Surprising Hidden Carbs That Slow Ketosis

author avatar Dr. Eric Berg 03/29/2024

Hidden carbs in foods can be detrimental to those on the ketogenic diet. Having a strong understanding of food content is essential for anyone who is attempting adopt a low-carb diet.

Learn about the hidden carbohydrates found in many foods and what you should avoid to find success on the ketogenic diet.

Unmasking Hidden Carbs in Foods: A Guide for Keto Dieters

Unearth the truth about hidden carbs in foods disrupting your keto diet. Learn to identify these sneaky sources and stay in ketosis.

The Deceptive Carb Content of Beef Liver

You might think beef liver is an ideal protein source on keto, given its rich nutrient profile. However, there's more than meets the eye here as this organ meat contains glycogen - stored glucose contributing to its overall carbohydrate content.

A three-ounce serving size provides about 3.2 grams of carbohydrates, according to. These seemingly small amounts could add up throughout the day and potentially disrupt ketosis if you're not careful enough with tracking your net carbs intake.

Hidden Sugars in Sausage, Deli Meats, and Bacon

Sausages and processed meats like deli cuts or bacon often appear low-carb friendly. But don't let these fool you.

Food manufacturers sometimes include sugar-based ingredients such as dextrose or cane sugar during processing, contributing to their total carbohydrate count.

An average three-ounce serving portion from these types of meats could pack around 8 grams of hidden sugars, as per USDA FoodData Central data, making them less-than-perfect choices for those trying to adhere strictly to their daily carb limits while following a rigorous ketogenic lifestyle.

Seafood's Secret Carbs

Despite its reputation as a high-protein food group, seafood can contain surprising carbohydrates.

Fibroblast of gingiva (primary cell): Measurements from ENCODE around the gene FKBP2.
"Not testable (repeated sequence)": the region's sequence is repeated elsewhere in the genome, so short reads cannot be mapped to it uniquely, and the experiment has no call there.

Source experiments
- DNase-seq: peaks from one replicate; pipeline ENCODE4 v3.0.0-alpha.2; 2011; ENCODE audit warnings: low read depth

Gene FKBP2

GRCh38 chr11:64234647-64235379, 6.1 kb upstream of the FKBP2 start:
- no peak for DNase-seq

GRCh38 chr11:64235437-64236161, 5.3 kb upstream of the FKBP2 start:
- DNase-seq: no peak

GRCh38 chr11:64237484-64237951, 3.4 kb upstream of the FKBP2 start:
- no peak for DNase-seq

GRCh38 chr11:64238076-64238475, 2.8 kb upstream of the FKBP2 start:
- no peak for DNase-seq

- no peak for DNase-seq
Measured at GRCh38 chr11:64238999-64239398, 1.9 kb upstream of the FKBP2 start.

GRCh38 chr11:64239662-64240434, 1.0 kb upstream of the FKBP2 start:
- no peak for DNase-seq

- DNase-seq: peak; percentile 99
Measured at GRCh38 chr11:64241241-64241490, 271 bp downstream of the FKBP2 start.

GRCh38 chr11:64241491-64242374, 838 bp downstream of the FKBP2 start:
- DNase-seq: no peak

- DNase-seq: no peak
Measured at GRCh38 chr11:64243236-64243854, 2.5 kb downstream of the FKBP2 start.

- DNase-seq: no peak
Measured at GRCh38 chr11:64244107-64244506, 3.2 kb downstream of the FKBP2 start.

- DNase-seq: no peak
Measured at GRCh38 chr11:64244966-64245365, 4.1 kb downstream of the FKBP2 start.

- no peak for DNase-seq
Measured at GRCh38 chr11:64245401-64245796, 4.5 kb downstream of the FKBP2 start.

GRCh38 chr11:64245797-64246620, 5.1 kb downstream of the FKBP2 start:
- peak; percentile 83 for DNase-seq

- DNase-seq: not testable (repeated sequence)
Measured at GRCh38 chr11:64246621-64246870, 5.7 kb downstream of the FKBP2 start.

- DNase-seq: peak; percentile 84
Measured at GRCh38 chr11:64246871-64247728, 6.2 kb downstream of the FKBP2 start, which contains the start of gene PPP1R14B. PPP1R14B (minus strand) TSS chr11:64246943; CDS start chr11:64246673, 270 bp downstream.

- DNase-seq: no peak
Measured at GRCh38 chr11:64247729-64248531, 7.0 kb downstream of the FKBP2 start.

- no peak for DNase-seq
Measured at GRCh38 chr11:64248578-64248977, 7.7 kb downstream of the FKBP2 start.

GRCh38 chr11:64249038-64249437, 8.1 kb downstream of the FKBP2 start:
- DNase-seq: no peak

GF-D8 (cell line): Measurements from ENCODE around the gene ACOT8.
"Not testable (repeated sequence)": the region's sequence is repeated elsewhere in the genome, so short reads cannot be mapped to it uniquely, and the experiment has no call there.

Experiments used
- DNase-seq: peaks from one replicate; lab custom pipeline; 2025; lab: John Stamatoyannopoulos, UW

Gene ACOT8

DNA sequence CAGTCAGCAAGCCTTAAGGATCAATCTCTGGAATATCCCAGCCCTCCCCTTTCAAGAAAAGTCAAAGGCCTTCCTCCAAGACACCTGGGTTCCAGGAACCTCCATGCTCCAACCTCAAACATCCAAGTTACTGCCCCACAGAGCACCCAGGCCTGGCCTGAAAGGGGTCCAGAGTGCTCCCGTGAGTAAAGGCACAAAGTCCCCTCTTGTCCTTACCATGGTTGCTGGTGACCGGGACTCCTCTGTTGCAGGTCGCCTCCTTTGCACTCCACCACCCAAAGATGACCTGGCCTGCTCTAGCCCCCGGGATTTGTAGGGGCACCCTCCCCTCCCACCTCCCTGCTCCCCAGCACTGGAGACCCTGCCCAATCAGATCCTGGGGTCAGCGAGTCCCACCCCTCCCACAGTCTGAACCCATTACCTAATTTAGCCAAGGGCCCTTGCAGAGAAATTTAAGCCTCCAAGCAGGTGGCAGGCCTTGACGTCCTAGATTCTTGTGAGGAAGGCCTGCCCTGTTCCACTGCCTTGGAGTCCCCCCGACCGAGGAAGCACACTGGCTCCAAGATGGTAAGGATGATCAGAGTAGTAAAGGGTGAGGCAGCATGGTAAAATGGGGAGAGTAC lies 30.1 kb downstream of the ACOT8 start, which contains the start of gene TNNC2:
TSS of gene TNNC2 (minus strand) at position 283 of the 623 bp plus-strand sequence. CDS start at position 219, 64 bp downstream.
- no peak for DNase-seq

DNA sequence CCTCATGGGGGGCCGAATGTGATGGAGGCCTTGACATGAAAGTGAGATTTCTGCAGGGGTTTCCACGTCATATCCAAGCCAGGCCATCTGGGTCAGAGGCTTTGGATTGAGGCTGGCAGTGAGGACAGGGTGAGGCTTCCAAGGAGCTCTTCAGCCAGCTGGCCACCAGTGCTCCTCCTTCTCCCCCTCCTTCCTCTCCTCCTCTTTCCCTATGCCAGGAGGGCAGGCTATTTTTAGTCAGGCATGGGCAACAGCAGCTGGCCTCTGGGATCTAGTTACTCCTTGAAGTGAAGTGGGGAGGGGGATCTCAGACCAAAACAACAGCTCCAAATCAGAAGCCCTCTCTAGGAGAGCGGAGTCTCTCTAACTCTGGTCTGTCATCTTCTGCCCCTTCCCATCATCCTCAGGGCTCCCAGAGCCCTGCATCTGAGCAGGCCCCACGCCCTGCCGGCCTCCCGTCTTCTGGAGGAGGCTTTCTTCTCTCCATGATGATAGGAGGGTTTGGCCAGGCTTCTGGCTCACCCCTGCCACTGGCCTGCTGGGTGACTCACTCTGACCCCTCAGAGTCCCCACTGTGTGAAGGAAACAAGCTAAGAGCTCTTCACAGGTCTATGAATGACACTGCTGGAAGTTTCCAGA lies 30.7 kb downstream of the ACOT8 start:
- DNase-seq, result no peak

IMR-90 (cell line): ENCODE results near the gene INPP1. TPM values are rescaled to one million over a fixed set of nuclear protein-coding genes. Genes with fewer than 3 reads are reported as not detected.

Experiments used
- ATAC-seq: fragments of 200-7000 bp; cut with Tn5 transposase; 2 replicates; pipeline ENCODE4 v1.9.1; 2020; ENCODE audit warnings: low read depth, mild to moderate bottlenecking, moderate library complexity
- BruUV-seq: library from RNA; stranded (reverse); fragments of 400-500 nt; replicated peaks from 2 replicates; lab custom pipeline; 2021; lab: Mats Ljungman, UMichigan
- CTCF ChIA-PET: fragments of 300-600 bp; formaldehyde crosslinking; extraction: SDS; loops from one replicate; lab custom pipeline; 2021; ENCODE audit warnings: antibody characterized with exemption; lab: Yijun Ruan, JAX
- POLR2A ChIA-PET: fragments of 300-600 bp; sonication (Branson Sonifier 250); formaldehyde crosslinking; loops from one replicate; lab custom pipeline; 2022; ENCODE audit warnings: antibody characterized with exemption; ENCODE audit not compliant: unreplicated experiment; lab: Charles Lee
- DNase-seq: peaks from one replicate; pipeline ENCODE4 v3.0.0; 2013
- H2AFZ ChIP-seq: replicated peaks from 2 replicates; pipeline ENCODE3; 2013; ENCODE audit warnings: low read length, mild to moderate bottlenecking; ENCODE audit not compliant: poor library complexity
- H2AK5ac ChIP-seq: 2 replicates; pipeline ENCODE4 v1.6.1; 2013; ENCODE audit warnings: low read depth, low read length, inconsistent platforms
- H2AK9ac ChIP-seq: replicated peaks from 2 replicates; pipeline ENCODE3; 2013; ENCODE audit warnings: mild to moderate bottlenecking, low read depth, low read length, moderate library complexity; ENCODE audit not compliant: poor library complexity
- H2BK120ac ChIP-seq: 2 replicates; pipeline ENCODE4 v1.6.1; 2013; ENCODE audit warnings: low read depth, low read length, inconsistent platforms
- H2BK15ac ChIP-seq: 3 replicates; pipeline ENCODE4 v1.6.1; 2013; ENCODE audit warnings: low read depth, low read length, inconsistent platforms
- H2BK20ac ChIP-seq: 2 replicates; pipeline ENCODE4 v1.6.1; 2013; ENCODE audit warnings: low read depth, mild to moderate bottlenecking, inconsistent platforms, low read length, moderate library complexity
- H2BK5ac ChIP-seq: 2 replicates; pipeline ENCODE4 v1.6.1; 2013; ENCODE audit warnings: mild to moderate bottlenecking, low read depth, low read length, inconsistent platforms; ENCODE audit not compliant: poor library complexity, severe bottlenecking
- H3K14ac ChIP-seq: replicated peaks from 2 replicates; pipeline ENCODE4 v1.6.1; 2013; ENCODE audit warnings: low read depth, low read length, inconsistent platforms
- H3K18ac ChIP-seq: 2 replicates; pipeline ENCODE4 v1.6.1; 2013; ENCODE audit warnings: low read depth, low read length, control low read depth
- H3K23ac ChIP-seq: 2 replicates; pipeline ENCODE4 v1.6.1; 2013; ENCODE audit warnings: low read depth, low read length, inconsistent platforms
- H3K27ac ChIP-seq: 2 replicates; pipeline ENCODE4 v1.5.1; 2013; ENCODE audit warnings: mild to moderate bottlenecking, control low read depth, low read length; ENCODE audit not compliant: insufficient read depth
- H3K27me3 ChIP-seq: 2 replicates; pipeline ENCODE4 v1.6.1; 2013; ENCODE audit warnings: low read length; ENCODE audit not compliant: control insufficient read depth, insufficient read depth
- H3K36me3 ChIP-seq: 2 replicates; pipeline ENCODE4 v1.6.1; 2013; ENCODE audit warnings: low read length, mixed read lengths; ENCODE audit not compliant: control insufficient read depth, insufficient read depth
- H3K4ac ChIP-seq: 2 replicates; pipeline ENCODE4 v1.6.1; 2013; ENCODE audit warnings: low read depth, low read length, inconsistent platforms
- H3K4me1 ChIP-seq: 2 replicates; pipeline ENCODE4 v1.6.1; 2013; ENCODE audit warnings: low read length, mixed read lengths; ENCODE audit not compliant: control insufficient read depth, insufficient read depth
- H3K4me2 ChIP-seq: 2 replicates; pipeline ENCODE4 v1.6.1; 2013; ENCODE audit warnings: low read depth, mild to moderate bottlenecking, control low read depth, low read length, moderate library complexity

Oysters: A Carb-Loaded Delight?

Famed for their unique flavor and texture, oysters are beloved by many. However, these mollusks harbor more carbs than you might expect. Six medium-sized raw oysters pack around 10 grams of carbohydrates.

This is due to glycogen, a form of stored glucose found within the tissues of these sea creatures.

While it may seem inconsequential initially, such hidden carbs could disrupt your keto diet if not accounted for correctly when calculating your daily carb limit.

Imitation Crab Meat: An Unexpected Source Of Hidden Carbs

If sushi or California rolls frequently grace your plate, then imitation crab meat or surimi is likely no stranger to you. It's a processed product made from white fish like pollock that has been flavored and colored to mimic real crab meat.

This seemingly harmless ingredient hides some sneaky carbs, though. During preparation, fillers, including wheat starch or potato starch, along with sugars, are added, which enhance its taste but increase its carbohydrate profile significantly, too.

Just three ounces (85g) serving size contains about 7 net grams of carbs, which can quickly add up if consumed liberally, increasing total carb intake beyond desired levels on a ketogenic diet.

Sweeteners That Aren't So Sweet for Keto Dieters

Embracing a ketogenic diet often involves seeking out sugar substitutes to satisfy cravings while maintaining low-carb intake. However, not all sweeteners are as innocent as they appear and may be quietly undermining your keto efforts.

The Hidden Carbs in Stevia and Monk Fruit

Stevia is frequently promoted as a zero-calorie natural sweetener that doesn't impact blood glucose levels. But it's crucial to remember that not every stevia product adheres to this claim.

Some mix the pure extract with dextrose or maltodextrin, which can lead to unexpected spikes in blood sugar levels, disrupting ketosis.

Likewise, monk fruit might seem like an ideal choice due to its reputation of having zero net carbs, but don't let appearances deceive you.

Food manufacturers sometimes blend it with high-carb fillers such as molasses or fructose, resulting in hidden carbs absent from nutrition labels.

Navigating Artificial Sweeteners on a Low-Carb Diet

Avoiding these pitfalls requires scrutiny of ingredient lists before purchasing any 'keto-friendly' products. Choose erythritol or xylitol for low-carb sweeteners, as their effects on blood glucose are minimal compared to other options.

Be wary of artificial sweeteners like sucralose and saccharin, as they may induce insulin spikes. There's evidence suggesting they could cause insulin spikes.

While research continues into how much these substances truly affect weight loss success among keto dieters, adopting minimal consumption until more conclusive findings emerge is advisable.

Dodging Sneaky Carbs: The Key Takeaway